Notebook: Roy out; Miller on 52 and Roy; McMillan on Webster and Brown
PORTLAND — The Trail Blazers will play at least one more game without All-Star guard Brandon Roy. And the number will likely rise to two, Portland coach Nate McMillan said.
Roy, who is recovering from a strained right hamstring, was held out of Monday’s contest against Charlotte at the Rose Garden.
“He feels better,” McMillan said. “But he still feels it.”
The Blazers announced prior to tipoff Roy will also miss Wednesday’s road game against Utah. He will then be re-evaluated before a home contest Thursday against San Antonio.
McMillan acknowledged Roy is unlikely to play against the Spurs, though, since he will probably not practice with Portland before Thursday’s matchup.
But McMillan will consult with lead athletic trainer Jay Jensen and team doctors before making a decision.
“We’ll have to see what he is doing with his rehab,” said McMillan, who added that Roy has been running but not “doing anything live.”
Should Roy not be cleared to play versus the Spurs, the earliest he could take the court is Saturday’s home game against the Los Angeles Lakers.
Andre Miller’s 52-point game was still making waves Monday.
Miller scored a career-high 52 during an overtime road victory over Dallas last Saturday. The 11-year NBA veteran shot 70.9 percent (22 of 31) from the field, and his 22 made baskets set a new franchise record.
Miller said his scoring outburst was “fun,” mainly because his godfather, Ben Furnace
, was in attendance.
Meanwhile, McMillan marveled over two key facts. The first being that none of Miller’s 22 makes came off assists. The second that out of Miller’s 52 points, only three were via a 3-pointer — and it was the lone 3 Miller hoisted the entire game.
“It had to be a really great performance, because I didn’t feel that he was that hot,” McMillan said. “It wasn’t forced. It was in the flow of the game.”
McMillan added, though, that Miller’s record performance will not affect his future playing time during the fourth quarter.
Miller, Steve Blake and Jerryd Bayless have all received varying action on the court during the past month in the final 12 minutes. The primary reason being that the Blazers have attempted to address their lack of a center with speed and perimeter shooting. Thus, McMillan has often turned to the point guard with the hottest hand, rather than playing a predetermined rotation.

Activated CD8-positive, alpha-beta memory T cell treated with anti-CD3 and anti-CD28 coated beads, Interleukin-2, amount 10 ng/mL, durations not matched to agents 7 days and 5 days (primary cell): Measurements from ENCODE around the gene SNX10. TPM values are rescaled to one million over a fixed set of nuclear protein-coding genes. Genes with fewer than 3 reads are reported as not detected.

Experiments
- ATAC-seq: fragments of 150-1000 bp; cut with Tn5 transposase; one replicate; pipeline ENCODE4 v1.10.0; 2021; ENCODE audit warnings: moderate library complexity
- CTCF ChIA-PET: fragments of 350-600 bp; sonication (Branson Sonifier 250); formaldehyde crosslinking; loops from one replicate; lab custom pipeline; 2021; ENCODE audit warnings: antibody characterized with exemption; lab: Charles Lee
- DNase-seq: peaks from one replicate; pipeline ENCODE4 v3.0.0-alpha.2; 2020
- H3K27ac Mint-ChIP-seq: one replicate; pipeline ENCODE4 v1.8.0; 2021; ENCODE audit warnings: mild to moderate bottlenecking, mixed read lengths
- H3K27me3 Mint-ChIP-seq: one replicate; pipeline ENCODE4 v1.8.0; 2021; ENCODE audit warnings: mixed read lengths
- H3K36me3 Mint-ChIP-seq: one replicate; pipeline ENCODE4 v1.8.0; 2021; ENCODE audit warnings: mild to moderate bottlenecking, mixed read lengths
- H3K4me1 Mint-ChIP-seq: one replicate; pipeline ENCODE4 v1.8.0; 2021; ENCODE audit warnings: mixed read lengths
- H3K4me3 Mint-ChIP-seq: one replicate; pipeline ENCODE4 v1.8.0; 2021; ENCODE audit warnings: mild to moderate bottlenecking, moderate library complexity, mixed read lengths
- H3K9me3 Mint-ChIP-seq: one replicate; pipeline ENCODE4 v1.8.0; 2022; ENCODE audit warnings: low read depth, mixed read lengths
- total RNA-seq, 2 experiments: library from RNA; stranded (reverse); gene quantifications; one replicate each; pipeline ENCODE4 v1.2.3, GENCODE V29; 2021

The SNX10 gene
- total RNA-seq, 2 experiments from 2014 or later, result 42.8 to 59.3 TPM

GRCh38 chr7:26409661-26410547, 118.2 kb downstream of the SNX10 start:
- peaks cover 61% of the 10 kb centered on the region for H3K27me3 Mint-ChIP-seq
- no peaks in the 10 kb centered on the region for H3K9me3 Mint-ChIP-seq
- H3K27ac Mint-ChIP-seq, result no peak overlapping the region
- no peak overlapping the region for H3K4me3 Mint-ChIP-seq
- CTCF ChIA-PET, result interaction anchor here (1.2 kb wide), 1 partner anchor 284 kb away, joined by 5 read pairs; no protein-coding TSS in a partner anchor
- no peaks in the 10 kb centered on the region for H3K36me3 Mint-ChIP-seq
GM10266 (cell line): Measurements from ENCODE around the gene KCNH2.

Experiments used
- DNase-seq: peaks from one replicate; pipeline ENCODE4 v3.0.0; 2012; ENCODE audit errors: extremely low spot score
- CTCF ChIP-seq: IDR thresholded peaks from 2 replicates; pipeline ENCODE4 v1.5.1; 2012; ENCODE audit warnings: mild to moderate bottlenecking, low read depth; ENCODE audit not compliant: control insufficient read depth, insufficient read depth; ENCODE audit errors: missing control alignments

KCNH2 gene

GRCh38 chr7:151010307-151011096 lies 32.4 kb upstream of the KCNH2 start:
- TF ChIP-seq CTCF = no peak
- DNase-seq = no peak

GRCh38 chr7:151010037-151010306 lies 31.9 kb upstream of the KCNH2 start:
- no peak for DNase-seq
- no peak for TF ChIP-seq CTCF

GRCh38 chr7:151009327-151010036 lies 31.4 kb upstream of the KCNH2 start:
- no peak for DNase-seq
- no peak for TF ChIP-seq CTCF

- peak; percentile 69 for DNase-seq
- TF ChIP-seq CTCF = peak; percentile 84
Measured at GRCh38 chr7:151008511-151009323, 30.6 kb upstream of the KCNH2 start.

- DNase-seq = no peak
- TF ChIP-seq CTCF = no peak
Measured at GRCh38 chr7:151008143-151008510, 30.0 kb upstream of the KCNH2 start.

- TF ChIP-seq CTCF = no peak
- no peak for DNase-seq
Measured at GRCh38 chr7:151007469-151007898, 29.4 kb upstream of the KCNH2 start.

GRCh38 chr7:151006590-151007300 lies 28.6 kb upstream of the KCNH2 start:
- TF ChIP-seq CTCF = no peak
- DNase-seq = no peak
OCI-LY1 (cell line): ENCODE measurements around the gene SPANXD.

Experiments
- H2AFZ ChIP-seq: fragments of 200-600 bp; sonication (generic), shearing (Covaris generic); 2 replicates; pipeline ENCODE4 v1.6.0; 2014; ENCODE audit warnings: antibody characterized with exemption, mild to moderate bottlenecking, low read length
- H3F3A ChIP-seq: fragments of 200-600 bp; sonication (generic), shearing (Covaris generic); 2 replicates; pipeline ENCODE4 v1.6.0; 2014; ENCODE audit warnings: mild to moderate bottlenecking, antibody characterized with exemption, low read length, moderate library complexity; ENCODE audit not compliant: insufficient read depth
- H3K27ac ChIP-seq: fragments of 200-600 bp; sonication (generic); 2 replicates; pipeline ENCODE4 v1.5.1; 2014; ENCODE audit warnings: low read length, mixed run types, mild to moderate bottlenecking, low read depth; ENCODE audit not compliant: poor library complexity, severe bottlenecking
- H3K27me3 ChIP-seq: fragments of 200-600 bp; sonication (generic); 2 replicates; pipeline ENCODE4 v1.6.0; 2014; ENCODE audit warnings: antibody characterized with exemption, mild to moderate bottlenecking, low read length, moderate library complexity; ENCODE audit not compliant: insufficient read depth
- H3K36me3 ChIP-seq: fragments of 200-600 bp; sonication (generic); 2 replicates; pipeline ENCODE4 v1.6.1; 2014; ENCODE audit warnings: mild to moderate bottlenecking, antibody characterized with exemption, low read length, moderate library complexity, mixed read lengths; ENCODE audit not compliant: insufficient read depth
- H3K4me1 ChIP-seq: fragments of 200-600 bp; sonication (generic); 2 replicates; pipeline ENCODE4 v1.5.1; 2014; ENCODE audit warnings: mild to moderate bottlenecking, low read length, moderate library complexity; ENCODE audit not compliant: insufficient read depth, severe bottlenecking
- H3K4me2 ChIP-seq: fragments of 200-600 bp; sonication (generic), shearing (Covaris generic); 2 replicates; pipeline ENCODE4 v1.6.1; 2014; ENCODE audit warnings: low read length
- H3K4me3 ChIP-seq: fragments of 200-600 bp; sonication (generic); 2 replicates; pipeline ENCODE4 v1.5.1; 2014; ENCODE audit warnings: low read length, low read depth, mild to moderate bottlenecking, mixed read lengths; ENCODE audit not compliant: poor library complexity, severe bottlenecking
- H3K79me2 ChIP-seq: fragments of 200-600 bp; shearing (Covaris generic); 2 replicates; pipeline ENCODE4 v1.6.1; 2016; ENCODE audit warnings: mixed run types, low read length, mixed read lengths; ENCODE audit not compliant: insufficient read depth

“It’s almost a roll of the dice sometimes,” McMillan said. “You’re trying to get a feel for who may have it and who may not.”
Miller said there was no truth to the idea that he will have to adapt his game again once Roy returns to the lineup.
Playing with Roy has never been an issue, Miller said.
“Everybody’s pretty much blown it up,” Miller said. “It’s just simple basketball.”
Miller said he can play with and adjust to any type of player, adding that he understands perfectly well how to deliver the ball to a team’s star player.
“I don’t need the ball in my hand all the time,” Miller said. “My job is to get the team going; get guys in position to score the ball, regardless of who it is.”
McMillan said the Blazers need more offensive production from small forward Martell Webster.
Webster is averaging 10.8 points and 4.0 rebounds this season, and McMillan said Webster has been one of Portland’s most consistent players.
“We were playing well when he was shooting well,” McMillan said.
But the fifth-year Seattle native is shooting just 25 percent (6 of 24) from the field in his last three games, including a 1-for-10 stretch heading into Monday’s contest against the Bobcats.
“He’s a big part of what we do,” McMillan said. “And his ability to knock down those shots is important.”
McMillan had heavy praise for Bobcats coach Larry Brown, who he referred to as one of the most accomplished basketball coaches in the history of the game.
“He’s forgotten a lot more stuff than I know,” McMillan said laughing.
Brown was named NBA Eastern Conference coach of the Month for January, after leading Charlotte to a 12-4 record during the month.
“He’s a coach’s coach. He believes in the fraternity,” McMillan said. “He loves what he does.”